Silene nivea (Snowy Campion)
|Also known as:|
|Habitat:||part shade; moist woods, streambanks, floodplain forest, sedge meadows|
|Bloom season:||June - July|
|Plant height:||1 to 3 feet|
|Wetland Indicator Status:||GP: FACW MW: FACW NCNE: FACW|
|MN county distribution (click map to enlarge):|
|National distribution (click map to enlarge):|
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1 to a few stalked flowers mostly arising from the upper leaf axils. Flowers are white, about ½ inch across with 5 widely spreading petals that are notched at the tip, but not very deeply divided. A short, white, ruffled appendage is attached to the petal at the mouth of the central tube. The 10 stamens and a 3-parted style barely extend out of the tube.
The calyx is about ½ inch long, light green with obscure veins and a dimple at the base where the stalk is attached that can make it look flattened from the side. At the tip are 5 triangular lobes. The calyx and flower stalk are smooth to variously hairy.
Leaves and stems:
Leaves are 2 to 4 inches long, 1/3 to 1 1/3 inches wide, lance-elliptic, toothless, hairless to minutely hairy, sharply pointed at the tip, wedge shaped to rounded at the base, stalkless or nearly so. The largest leaves are near mid-stem, the lowest leaves typically withering away by flowering time. Leaf nodes are slightly swollen, the opposite leaf bases joining around the stem, and may be reddish. Stems are smooth to minutely hairy, slender and weak, often supported by surrounding vegetation.
The calyx inflates as fruit matures, becoming more bell-shaped. Fruit is an oval to round capsule about as long as the calyx. When ripe it splits open at the tip, the 6 teeth flaring out. Inside are kidney-shaped seeds, brownish black with a grayish bloom.
While researching Snowy Campion, I came upon numerous images on the web labeled Silene nivea that were misidentified. Some appeared to be White Campion (Silene latifolia), which is rather hairy all over and has raised veins on the calyx. Many more were Bladder Campion (Silene vulgaris), which is a weedy species, mostly hairless like Snowy Campion, but a much more heavily branched plant, has branching clusters of several to many flowers, petals more deeply divided into 2 lobes, its calyx more obviously veined and lacks the dimple at the base. Snowy Campion is rare in Minnesota; we are at the northwest tip of its range and it is only found in a few of our southeast counties, primarily in alluvial forest. According to the DNR, much of its forested river valley habitat has been destroyed by agriculture and few populations remain. It was listed as a Threatened species in 1996 and is listed as Special Concern in Wisconsin. While the MN DNR does not mention any particular conservation efforts, at least one private landowner in Winona county is ensuring this species survives on his own property by fighting non-native buckthorn and wild parsnip and at the same time collecting S. nivea seed each season, spreading it across other parts of his land. We need more good stewards like him.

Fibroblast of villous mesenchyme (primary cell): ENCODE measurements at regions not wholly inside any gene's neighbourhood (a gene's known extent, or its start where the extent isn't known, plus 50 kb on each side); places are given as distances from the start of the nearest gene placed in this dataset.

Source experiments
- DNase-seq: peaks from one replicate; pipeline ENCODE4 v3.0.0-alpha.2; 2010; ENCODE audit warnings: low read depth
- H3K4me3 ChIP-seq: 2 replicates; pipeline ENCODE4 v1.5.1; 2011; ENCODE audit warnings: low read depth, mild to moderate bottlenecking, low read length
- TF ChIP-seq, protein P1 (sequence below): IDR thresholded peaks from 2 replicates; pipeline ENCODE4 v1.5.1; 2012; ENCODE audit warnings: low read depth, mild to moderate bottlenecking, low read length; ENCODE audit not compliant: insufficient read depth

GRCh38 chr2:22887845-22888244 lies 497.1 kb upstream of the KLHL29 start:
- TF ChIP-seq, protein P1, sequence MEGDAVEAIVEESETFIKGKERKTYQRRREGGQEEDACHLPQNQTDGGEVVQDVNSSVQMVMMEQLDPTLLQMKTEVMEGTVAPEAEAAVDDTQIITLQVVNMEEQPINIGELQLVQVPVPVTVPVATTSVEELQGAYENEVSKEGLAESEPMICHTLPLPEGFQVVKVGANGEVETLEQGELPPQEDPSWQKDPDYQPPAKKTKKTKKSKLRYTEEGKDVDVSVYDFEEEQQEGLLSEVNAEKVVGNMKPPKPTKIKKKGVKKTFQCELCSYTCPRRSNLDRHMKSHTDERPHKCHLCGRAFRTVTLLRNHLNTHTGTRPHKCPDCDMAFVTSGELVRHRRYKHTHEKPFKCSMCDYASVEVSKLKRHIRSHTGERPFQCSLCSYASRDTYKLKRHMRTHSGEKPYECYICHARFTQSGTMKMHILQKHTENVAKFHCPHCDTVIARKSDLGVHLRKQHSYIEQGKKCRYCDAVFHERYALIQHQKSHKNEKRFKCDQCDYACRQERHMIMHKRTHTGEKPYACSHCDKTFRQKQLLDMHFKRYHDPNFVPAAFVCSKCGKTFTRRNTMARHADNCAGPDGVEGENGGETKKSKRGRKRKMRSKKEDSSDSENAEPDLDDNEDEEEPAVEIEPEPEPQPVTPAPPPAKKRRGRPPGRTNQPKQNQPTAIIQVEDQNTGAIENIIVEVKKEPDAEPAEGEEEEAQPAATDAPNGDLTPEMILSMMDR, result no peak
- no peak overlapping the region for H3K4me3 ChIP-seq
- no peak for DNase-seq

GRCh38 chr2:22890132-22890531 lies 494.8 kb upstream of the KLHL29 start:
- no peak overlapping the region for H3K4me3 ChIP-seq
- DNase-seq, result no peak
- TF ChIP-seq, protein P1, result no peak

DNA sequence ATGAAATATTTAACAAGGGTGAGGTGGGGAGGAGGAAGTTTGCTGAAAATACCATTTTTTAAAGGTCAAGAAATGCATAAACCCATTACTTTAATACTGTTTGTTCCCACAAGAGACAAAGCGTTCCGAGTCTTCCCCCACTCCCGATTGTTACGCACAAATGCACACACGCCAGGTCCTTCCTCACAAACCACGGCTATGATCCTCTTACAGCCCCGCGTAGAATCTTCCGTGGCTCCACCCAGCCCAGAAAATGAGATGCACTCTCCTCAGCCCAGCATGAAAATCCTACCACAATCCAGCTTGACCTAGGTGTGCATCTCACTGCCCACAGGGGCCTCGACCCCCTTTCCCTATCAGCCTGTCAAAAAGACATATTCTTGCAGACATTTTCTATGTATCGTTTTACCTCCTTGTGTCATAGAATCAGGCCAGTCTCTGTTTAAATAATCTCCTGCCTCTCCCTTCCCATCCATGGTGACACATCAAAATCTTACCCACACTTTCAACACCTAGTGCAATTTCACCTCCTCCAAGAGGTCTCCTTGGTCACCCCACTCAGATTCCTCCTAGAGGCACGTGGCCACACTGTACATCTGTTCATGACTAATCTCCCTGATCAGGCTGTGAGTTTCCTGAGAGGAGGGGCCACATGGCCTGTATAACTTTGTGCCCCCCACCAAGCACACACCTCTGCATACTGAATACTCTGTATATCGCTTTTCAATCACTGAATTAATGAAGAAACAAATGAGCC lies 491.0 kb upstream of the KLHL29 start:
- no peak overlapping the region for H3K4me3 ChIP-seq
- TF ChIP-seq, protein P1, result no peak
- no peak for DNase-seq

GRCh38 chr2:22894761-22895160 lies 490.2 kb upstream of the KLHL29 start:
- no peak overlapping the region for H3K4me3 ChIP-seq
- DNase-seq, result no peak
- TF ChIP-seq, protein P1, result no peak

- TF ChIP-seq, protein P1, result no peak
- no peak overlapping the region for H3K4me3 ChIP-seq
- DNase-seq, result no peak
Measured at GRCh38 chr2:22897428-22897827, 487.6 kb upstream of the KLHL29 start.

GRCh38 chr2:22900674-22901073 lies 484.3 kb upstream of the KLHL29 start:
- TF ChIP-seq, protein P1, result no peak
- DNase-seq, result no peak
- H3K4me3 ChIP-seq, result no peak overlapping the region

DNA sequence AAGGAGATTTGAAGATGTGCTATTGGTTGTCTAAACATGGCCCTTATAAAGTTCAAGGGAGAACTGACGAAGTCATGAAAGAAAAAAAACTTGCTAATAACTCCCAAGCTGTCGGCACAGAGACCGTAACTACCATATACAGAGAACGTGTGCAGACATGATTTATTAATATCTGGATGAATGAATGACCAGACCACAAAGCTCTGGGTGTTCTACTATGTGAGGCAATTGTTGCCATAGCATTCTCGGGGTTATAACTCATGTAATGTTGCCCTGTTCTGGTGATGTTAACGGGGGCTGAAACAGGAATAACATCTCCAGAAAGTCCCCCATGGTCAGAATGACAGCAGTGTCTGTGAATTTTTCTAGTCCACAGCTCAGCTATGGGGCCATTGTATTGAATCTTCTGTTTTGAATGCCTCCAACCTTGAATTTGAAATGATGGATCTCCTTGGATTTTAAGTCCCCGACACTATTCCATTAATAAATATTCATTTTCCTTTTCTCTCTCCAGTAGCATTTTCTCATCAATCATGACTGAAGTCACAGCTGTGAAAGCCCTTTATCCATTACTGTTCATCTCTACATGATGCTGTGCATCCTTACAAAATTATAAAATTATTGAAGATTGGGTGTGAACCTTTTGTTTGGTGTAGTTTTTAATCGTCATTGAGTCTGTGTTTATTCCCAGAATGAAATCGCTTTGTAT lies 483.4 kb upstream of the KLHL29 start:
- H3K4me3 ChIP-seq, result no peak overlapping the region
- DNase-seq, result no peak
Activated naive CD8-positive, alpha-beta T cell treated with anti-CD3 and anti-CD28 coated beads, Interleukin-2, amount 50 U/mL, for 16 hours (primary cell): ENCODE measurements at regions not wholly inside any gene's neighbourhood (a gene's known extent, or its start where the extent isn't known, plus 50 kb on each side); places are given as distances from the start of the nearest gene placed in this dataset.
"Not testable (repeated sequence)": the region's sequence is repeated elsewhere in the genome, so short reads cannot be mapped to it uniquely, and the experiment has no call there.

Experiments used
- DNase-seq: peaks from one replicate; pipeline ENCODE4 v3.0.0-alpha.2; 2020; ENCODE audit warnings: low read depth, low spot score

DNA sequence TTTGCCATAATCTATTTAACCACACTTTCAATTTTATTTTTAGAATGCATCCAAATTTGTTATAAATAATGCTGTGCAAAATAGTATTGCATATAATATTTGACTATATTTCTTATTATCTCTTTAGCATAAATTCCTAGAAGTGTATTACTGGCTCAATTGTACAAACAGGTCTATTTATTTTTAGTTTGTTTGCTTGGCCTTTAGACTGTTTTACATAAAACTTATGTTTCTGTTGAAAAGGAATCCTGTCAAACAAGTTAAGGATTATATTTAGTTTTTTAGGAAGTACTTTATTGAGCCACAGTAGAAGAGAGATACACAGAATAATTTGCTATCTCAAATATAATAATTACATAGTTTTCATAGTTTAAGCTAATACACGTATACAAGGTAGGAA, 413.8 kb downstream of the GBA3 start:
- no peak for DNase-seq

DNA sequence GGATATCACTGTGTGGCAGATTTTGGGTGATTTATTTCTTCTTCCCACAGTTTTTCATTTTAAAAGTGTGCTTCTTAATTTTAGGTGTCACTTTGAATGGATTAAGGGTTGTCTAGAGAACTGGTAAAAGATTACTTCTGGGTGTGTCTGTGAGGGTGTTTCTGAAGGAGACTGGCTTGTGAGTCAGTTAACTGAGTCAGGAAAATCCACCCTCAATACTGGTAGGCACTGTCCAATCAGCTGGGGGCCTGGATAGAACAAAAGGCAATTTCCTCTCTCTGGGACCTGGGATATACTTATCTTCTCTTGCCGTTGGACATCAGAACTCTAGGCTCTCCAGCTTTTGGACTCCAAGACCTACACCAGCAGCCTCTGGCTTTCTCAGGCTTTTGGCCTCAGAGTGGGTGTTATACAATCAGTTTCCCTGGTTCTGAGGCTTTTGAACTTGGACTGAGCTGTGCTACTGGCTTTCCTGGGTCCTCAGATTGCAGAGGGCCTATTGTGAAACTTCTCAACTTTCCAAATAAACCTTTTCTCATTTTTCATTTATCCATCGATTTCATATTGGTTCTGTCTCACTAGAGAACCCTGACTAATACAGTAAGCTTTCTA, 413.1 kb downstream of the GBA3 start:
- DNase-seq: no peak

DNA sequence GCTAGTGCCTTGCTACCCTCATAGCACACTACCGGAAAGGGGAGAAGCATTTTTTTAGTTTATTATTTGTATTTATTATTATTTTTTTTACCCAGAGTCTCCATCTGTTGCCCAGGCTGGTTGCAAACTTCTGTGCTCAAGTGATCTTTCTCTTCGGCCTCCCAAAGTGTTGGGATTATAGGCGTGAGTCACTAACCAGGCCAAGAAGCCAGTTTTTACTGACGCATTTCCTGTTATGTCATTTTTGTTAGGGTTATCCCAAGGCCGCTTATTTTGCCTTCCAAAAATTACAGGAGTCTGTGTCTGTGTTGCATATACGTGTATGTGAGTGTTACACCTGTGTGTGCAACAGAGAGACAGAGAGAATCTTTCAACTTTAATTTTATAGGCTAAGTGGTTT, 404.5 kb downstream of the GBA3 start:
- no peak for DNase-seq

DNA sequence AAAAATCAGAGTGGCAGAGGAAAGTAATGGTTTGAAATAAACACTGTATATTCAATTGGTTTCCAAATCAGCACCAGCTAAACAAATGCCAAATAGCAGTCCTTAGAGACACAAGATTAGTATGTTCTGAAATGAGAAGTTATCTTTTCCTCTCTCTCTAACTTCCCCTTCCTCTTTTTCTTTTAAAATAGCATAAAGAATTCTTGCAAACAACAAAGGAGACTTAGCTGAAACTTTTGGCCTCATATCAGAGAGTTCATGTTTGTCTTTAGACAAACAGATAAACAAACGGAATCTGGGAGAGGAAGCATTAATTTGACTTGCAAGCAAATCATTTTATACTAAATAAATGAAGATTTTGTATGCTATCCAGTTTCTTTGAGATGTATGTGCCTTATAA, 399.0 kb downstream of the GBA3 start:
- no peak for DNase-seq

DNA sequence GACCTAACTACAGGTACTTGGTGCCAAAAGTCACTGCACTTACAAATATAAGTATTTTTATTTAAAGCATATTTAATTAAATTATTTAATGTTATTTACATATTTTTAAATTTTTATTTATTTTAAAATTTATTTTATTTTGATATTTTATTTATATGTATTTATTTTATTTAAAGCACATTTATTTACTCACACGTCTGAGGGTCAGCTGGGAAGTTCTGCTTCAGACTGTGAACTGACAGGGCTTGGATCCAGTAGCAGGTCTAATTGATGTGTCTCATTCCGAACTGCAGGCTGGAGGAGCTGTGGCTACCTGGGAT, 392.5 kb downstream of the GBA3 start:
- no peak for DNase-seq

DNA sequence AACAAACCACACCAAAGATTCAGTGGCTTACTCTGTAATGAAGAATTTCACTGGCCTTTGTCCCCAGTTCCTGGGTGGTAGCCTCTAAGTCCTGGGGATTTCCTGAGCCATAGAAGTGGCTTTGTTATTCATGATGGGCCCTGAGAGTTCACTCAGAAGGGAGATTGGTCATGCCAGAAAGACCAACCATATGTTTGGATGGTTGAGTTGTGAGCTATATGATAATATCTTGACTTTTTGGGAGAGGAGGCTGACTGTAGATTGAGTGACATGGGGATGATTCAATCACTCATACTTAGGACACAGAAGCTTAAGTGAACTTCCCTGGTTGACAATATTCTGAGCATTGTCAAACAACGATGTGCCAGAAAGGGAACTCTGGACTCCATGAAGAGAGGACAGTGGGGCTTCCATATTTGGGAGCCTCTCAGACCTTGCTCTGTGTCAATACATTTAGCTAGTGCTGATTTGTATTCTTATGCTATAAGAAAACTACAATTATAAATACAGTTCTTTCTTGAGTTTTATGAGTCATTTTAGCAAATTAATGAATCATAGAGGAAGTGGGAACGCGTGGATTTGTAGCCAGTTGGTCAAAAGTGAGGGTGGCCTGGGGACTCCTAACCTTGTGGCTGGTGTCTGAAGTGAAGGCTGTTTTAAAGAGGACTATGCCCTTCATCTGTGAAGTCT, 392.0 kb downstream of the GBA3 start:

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Photos courtesy Peter M. Dziuk taken in Winona County.
Have you seen this plant in Minnesota, or have any other comments about it?